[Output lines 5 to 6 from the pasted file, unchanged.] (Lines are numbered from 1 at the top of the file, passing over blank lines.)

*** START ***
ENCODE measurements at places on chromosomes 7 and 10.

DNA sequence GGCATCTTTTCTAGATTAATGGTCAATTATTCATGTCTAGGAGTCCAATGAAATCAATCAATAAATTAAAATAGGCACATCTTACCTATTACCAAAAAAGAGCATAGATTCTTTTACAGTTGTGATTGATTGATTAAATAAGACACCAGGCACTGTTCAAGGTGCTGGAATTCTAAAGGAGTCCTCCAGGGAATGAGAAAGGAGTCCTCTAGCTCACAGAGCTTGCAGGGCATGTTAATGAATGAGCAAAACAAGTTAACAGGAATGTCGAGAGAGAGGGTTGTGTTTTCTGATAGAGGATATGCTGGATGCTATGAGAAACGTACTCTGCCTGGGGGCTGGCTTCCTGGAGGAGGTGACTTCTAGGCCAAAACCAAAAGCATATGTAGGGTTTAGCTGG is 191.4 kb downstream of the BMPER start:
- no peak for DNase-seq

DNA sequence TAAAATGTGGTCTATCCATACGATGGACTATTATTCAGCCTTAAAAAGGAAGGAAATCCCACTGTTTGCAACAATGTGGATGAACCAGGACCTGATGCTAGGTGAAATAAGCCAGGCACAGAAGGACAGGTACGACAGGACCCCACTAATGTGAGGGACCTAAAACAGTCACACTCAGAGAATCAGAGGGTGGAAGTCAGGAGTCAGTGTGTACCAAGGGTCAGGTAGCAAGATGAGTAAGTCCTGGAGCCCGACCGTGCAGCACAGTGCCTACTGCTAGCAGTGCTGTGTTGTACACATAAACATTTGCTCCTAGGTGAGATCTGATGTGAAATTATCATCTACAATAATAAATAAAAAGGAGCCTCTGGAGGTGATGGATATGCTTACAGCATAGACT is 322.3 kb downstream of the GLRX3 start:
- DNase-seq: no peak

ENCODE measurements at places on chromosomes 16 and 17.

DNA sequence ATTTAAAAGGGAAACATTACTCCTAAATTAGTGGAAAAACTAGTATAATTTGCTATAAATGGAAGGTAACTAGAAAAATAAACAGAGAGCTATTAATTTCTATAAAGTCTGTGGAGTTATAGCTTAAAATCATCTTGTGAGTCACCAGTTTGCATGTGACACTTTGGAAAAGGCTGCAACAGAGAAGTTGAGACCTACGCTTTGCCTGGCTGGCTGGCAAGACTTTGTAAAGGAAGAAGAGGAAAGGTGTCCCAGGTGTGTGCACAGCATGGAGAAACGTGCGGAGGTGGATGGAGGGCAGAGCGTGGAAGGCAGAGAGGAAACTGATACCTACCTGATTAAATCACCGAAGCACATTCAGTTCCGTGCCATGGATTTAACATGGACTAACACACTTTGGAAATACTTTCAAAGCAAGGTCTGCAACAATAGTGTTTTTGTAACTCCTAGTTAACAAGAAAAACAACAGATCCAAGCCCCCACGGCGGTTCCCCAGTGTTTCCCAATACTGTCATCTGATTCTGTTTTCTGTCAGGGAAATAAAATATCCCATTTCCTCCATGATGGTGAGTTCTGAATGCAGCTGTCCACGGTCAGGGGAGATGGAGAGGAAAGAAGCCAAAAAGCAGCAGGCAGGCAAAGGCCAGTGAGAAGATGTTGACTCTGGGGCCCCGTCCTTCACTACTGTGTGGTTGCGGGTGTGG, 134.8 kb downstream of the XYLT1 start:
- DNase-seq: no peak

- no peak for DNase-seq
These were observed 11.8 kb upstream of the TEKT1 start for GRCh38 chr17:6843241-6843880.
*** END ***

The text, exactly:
- DNase-seq: no peak

ENCODE measurements at places on chromosomes 16 and 17.